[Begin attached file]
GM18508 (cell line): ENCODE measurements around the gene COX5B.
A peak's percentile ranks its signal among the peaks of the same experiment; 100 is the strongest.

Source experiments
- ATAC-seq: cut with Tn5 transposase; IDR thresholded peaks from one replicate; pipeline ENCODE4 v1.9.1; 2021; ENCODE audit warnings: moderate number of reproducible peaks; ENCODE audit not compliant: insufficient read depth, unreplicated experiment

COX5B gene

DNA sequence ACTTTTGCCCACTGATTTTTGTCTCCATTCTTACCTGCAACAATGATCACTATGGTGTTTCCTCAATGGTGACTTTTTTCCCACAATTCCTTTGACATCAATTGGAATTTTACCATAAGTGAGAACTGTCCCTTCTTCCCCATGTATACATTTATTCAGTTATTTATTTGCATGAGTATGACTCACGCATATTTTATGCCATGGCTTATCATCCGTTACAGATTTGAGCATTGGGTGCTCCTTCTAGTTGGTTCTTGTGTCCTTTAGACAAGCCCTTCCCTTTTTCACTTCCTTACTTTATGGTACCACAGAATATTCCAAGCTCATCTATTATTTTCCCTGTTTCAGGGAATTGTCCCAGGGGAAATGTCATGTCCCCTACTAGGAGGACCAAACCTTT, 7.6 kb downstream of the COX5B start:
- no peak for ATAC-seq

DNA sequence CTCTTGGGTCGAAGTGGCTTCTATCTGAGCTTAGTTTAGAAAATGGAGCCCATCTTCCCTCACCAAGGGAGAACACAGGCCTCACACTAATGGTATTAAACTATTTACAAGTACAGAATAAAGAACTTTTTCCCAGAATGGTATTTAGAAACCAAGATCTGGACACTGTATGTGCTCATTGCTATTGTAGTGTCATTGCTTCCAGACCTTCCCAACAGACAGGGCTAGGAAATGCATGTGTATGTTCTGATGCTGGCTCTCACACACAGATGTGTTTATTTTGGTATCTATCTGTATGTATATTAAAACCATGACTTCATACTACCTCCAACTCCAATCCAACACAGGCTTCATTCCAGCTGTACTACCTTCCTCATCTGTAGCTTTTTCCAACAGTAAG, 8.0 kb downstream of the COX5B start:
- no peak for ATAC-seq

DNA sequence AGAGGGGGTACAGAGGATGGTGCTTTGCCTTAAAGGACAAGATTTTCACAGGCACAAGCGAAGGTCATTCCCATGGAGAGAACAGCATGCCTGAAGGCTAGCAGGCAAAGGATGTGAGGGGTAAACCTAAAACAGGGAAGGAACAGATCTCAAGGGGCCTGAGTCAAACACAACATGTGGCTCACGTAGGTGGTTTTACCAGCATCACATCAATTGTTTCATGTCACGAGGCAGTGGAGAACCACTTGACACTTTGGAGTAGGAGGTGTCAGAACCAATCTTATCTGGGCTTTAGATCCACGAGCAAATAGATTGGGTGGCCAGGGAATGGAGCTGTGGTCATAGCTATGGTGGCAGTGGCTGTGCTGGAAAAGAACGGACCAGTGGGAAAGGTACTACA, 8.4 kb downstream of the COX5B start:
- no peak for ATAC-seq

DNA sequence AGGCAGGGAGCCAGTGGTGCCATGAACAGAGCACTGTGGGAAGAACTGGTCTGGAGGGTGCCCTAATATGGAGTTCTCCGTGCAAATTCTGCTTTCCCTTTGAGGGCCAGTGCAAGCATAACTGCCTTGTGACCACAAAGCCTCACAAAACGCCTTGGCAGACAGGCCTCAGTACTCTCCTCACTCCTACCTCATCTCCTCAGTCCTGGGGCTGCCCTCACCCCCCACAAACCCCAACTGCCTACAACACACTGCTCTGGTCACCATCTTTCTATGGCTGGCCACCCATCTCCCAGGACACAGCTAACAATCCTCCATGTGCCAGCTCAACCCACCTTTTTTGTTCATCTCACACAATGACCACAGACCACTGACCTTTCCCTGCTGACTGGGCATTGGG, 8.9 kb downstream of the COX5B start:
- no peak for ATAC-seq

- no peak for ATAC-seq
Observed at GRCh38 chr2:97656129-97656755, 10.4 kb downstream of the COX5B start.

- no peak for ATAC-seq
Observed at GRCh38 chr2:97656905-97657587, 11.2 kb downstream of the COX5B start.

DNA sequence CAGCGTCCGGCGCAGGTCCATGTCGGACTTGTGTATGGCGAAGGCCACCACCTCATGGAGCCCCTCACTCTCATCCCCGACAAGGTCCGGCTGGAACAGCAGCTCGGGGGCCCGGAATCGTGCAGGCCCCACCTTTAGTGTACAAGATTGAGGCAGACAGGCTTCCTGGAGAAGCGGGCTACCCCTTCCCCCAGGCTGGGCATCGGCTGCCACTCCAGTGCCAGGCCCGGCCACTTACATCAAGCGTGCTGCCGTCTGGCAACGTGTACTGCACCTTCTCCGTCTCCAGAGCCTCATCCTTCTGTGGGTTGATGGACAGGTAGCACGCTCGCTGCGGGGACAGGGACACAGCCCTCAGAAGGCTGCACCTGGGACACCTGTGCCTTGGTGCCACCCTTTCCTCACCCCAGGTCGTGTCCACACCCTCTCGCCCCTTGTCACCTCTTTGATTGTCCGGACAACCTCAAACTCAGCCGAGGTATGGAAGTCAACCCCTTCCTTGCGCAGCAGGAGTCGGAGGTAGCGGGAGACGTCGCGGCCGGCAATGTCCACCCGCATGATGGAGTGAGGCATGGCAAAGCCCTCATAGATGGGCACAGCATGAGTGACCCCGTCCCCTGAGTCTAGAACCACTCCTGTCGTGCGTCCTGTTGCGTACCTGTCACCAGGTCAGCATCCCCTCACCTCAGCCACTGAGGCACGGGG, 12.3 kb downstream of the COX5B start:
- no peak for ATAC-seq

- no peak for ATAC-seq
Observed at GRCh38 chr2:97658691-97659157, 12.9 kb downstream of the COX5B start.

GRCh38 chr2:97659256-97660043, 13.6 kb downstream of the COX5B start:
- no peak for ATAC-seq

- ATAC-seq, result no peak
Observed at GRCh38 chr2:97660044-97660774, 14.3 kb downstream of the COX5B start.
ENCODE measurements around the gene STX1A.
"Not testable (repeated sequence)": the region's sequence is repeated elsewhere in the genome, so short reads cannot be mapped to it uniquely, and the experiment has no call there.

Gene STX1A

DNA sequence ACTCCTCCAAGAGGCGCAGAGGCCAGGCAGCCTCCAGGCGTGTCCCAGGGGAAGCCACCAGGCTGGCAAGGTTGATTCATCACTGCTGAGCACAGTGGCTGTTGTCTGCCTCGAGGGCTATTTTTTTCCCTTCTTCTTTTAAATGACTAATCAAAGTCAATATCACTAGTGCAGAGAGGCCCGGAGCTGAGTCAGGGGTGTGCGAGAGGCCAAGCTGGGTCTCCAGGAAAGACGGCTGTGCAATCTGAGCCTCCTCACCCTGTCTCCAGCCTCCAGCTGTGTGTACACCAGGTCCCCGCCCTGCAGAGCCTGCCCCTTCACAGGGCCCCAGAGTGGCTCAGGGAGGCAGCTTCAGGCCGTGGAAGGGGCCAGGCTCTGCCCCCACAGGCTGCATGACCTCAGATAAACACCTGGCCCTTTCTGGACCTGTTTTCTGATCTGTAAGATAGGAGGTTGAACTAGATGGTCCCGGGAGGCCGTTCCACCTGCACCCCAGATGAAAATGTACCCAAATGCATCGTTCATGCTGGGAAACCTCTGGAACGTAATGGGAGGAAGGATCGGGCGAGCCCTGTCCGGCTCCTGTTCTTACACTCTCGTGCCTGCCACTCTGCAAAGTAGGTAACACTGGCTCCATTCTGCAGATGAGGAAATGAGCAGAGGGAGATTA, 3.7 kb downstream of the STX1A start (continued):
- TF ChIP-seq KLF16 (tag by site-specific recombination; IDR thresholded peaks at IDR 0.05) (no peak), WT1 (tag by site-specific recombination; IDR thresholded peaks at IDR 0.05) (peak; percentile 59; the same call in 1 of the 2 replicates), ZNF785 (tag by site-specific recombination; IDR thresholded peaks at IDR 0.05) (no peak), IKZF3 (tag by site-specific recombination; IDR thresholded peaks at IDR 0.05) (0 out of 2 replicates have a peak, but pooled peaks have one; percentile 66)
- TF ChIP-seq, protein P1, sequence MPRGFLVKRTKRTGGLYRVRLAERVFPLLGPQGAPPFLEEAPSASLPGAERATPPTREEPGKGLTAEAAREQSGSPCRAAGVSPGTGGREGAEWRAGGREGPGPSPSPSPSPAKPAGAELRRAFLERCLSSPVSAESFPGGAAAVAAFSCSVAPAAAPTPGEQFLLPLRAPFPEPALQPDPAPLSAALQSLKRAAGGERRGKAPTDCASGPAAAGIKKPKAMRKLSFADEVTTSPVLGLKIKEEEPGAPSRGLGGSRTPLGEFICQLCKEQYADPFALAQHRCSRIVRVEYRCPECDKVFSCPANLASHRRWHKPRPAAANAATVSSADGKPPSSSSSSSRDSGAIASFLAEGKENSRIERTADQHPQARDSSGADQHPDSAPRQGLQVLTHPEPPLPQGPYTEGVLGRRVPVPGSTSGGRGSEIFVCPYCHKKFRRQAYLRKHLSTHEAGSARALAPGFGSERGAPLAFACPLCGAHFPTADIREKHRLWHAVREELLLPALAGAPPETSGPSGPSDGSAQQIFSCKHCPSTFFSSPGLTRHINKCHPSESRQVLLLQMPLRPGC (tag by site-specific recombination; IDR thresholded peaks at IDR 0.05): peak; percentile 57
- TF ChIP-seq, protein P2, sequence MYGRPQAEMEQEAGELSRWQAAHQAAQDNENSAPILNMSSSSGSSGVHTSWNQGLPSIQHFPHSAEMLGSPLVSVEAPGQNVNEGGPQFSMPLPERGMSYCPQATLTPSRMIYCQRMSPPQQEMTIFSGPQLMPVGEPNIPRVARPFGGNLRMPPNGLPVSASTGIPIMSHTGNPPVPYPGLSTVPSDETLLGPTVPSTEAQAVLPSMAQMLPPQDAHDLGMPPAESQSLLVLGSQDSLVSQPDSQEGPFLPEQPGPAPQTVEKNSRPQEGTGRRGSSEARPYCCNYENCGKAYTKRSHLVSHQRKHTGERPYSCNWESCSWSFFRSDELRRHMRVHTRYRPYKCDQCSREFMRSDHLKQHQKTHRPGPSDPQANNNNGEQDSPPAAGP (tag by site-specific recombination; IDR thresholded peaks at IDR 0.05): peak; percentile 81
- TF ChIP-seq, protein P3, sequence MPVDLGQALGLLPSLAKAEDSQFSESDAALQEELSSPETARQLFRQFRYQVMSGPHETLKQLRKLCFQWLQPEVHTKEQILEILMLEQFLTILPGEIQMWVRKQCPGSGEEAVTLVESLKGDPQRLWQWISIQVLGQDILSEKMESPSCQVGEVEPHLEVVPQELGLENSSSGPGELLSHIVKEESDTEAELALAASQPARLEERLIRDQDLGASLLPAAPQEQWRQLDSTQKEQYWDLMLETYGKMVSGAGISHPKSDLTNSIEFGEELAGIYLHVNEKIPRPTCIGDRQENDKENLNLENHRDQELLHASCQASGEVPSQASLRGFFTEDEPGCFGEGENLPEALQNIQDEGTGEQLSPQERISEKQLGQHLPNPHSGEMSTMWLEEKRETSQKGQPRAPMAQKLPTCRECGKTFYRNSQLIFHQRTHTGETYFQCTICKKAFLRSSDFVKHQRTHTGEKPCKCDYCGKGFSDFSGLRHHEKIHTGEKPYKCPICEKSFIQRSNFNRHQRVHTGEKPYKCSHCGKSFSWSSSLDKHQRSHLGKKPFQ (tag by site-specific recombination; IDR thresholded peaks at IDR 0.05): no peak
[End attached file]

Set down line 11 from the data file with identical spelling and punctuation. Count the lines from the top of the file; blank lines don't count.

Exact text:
- no peak for ATAC-seq